This is already on the megathread, but since not everyone reads those, the Brewers will be wearing throwback uniforms on Sunday, commemorating the centennial of their minor league predecessors' first pennant.
I'm so excited - I pitched the idea of a 1913 throwback to the Brewers last year and then provided reference material during the design process. It's so cool to see it come together.
"At the moment, you can buy the main structure, the envelope and seating for roughly about $7.5 million."
His firm designed the Olympic basketball arena (reported cost: $40 million) to be what he calls sustainable, able to be taken down and put up somewhere else.
"It's currently being dismantled in London at the moment," Wright told 620WTMJ's Jay Sorgi.
"A reusable building, you're putting it up, you're taking it down, you're either putting it up in the same configuration, or perhaps you're looking at a different number of parameters."
The specific parameters for the Bucks might include adding:
- 8,000 more seats (it sat 12,000 for the Olympics)
- permanent locker rooms and storage space
- revenue generators like luxury boxes, restaurants and shopping
- the ability to withstand cold Wisconsin winters
Could Wright's firm do something like that?
"It's infinitely flexible," Wright told Jay.
"The structure itself is a very simple structure. You can change the grid. You can extend the building in length, and in terms of the bowl design, you can adjust the height as well."
Wright says that the 2016 Rio De Janerio Olympic Summer Games could have used the building.
"Could we have taken it to Rio? Yes, and Rio made very serious noises about it."
Specifics about Rio De Janerio's necessities didn't allow that plan to work.
If such issues don't come up with Milwaukee, Wright says his firm could ship, reconfigure, and rebuild the arena for the Bucks with a much smaller final price tag than that bantered-about figure of $500 million.
"Much cheaper. Take off a zero and that's where you're probably at," claimed Wright.
Of course, it could cost more than $50 million with the money-making amenities the Bucks need, road construction, utilities and other parts of the construction work.
But if the firm's plan works, it could be a relatively low-cost way for the Bucks to stay in Milwaukee.
Readers of Uni Watch read this morning that an enterprising Brooklyn man is being sued by the NBA for infringing on the Knicks' name and Nets' new secondary logo:
NBA bullies Knicks fan from Brooklyn over his 'Knicklyn' Web site, apparel
A diehard Knick fan from Brooklyn is crying foul over the NBA’s treatment of his loyalist Web site, Knicklyn.
Amid the hype around his Manhattan team’s rivalry with the new Brooklyn Nets, Mike Sorisi, 26, created an online fan base for Knicks loyalists such as himself who live in Brooklyn, home to its first new major-league sports team in more than 50 years.
Sorisi coined the term “Knicklyn” to represent fans whose loyalty may be divided between the Knicks, one of the league’s original franchises, and the Nets in Brooklyn, one of the city’s most pride-filled boroughs.
Sorisi designed a clever logo to go with the moniker and started selling hats and stickers.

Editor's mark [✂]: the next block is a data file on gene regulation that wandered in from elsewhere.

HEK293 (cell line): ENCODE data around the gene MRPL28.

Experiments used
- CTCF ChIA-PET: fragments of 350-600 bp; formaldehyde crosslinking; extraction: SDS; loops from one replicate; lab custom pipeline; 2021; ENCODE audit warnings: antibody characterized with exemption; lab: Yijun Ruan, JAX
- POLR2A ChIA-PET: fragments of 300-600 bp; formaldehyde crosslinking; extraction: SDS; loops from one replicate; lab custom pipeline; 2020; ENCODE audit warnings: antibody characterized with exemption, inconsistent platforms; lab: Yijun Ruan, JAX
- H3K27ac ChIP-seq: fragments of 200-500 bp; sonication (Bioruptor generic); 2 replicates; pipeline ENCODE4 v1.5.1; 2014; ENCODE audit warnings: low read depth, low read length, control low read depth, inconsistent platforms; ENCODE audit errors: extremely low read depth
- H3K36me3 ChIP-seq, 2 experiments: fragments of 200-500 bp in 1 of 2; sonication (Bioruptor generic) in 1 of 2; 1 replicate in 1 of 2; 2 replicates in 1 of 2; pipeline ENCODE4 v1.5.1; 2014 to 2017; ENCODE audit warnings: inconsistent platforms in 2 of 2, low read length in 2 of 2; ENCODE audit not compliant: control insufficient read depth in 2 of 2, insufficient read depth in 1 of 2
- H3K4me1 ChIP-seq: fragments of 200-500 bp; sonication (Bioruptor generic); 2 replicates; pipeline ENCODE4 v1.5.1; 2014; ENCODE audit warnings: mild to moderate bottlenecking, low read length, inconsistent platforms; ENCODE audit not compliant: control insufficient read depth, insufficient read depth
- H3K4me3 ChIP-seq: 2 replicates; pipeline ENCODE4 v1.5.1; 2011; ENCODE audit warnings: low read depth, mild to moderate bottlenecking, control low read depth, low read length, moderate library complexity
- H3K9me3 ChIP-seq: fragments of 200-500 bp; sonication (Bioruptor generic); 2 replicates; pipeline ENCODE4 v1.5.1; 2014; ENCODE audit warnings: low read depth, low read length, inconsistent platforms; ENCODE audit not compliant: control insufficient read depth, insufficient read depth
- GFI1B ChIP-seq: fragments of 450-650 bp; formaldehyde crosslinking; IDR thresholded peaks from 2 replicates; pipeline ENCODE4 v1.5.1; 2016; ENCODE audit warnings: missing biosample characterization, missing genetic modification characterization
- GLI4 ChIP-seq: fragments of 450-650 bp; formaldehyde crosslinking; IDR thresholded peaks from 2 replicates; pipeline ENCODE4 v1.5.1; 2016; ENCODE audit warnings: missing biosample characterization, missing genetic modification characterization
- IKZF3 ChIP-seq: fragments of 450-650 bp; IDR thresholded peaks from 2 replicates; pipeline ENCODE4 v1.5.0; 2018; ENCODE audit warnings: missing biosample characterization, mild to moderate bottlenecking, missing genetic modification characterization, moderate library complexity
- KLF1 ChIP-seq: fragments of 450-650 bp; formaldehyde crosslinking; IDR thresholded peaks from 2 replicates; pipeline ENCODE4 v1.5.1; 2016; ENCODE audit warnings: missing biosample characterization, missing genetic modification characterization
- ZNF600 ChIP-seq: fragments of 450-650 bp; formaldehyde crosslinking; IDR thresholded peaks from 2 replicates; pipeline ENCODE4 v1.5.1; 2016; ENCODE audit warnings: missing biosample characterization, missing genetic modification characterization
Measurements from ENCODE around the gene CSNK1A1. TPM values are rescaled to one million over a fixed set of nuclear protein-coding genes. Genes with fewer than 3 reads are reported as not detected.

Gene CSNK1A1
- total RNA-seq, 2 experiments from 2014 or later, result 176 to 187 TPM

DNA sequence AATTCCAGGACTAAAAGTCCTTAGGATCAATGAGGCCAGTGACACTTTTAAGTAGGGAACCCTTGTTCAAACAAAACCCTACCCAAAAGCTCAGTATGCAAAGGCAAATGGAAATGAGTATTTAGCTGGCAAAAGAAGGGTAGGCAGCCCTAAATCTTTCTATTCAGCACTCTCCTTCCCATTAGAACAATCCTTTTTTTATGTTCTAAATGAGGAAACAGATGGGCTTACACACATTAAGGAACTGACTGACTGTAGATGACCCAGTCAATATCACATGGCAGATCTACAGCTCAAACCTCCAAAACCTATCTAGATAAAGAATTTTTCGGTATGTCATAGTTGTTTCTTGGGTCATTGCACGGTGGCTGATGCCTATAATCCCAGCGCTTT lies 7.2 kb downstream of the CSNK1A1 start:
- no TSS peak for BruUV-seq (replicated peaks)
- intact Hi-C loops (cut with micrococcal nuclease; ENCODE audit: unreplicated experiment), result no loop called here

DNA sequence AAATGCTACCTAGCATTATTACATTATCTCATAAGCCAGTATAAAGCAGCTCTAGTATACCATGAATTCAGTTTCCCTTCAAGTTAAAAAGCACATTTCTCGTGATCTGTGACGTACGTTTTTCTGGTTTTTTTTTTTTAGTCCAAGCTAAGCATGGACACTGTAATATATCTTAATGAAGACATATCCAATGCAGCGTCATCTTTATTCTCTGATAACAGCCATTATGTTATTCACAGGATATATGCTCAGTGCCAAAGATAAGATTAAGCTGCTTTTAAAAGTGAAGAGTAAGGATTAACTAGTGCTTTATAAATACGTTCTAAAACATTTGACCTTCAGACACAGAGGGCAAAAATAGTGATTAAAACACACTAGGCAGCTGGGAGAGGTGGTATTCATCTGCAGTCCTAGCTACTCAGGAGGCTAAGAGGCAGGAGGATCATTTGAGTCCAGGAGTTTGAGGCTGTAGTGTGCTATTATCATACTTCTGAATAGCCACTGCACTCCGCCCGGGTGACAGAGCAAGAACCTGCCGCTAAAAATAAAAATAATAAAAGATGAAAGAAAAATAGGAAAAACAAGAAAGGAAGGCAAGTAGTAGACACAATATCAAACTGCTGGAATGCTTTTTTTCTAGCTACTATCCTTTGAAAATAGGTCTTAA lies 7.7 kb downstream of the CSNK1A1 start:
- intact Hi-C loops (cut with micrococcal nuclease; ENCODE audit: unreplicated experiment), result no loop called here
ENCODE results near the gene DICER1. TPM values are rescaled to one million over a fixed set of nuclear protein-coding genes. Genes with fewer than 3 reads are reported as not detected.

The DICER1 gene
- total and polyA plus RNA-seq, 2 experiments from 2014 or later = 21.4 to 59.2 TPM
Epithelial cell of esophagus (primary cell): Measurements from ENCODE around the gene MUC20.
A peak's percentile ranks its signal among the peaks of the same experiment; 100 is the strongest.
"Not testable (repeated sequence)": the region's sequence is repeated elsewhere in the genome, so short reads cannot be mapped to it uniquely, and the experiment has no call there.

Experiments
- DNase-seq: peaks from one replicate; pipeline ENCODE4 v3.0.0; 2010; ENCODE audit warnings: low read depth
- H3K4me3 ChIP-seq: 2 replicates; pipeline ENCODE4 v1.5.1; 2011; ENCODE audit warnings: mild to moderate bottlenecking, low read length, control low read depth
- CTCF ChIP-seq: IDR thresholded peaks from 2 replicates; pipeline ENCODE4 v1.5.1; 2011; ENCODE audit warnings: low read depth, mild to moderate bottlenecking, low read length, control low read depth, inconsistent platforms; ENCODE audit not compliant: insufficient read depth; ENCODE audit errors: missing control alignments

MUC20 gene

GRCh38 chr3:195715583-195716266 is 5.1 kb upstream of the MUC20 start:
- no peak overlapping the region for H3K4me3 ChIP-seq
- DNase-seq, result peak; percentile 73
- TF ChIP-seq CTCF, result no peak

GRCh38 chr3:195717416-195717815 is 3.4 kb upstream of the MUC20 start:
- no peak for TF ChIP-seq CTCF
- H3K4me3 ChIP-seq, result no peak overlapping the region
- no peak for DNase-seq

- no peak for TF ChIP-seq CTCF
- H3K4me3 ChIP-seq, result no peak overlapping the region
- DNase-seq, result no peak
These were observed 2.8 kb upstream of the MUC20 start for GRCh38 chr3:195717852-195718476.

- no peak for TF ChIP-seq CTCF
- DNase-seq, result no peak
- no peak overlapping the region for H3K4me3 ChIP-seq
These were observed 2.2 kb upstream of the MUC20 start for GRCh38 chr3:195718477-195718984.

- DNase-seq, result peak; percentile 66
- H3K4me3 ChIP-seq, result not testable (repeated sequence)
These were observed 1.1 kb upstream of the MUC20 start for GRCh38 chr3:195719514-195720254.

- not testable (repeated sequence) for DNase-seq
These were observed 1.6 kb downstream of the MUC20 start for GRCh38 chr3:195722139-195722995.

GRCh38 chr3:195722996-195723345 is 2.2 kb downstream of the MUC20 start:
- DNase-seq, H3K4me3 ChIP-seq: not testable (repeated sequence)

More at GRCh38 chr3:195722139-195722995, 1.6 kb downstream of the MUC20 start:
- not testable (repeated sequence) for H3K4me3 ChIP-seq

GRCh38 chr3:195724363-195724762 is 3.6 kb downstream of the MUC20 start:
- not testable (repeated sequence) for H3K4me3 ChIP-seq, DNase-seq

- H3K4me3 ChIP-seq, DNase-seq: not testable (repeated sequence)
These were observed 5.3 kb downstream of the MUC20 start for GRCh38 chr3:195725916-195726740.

Days later, the NBA unleashed a full-court press ordering him to cease and desist, claiming trademark infringement, he said.
“I kind of feel like I’m being bullied,” Sorisi said. “I’m one person operating this thing, and I need to sell goods to cover my costs.”
The NBA said Sorisi’s use of the word “Knick” is a trademark infringement, as is his logo which features a basketball that is similar to the Nets’ design.
The NBA threw its first elbow just days after Sorisi’s site went live.
“I was shocked at how fast I was contacted,” Sorisi said.
But there it was in his inbox, a missive from the National Bullies Association ordering him to shut down sales — or else.
“Your unauthorized use of NBA Intellectual Property is an attempt to capitalize on the fame and goodwill of NBA Intellectual Property — including the ‘Knicks’ name and the ‘Nets’ logo,” the league told Sorisi in the e-mail.
The note warned him to stop selling his popular hats and stickers and deliver any unsold products to the NBA.
But Sorisi said the charge is an air ball.
“They don’t own a trademark on circles,” Sorisi said. “There’s a Knickerbocker Avenue that runs through Brooklyn. They don’t own that word.”
The issue, he said, is representing fans in a unique market.
“ ‘Knicklyn’ has provided an identity for many fans like myself whose loyalty remains with the New York Knicks despite having a Brooklyn address,” Sorisi said. “Brooklyn is my home. New York is my team.”
An NBA rep said in a statement, “We have been in direct communication with the owner of the site to singularly address the sale of unlicensed merchandise using NBA trademarks, which violates league and team intellectual-property rights.
“There has been no demand for compensation or for the shutdown of his Web site.”
Here's the logo he "created":
He obviously ran the Nets' secondary logo through a vector trace program (look at the seams) and re-colored the result. Couldn't even be bothered to remove the negative space created by the "B".
He might have been able to make a case for parody, but selling merchandise? To "cover (his) costs"? Good on the NBA for shutting him down. And shame on the Post. Again.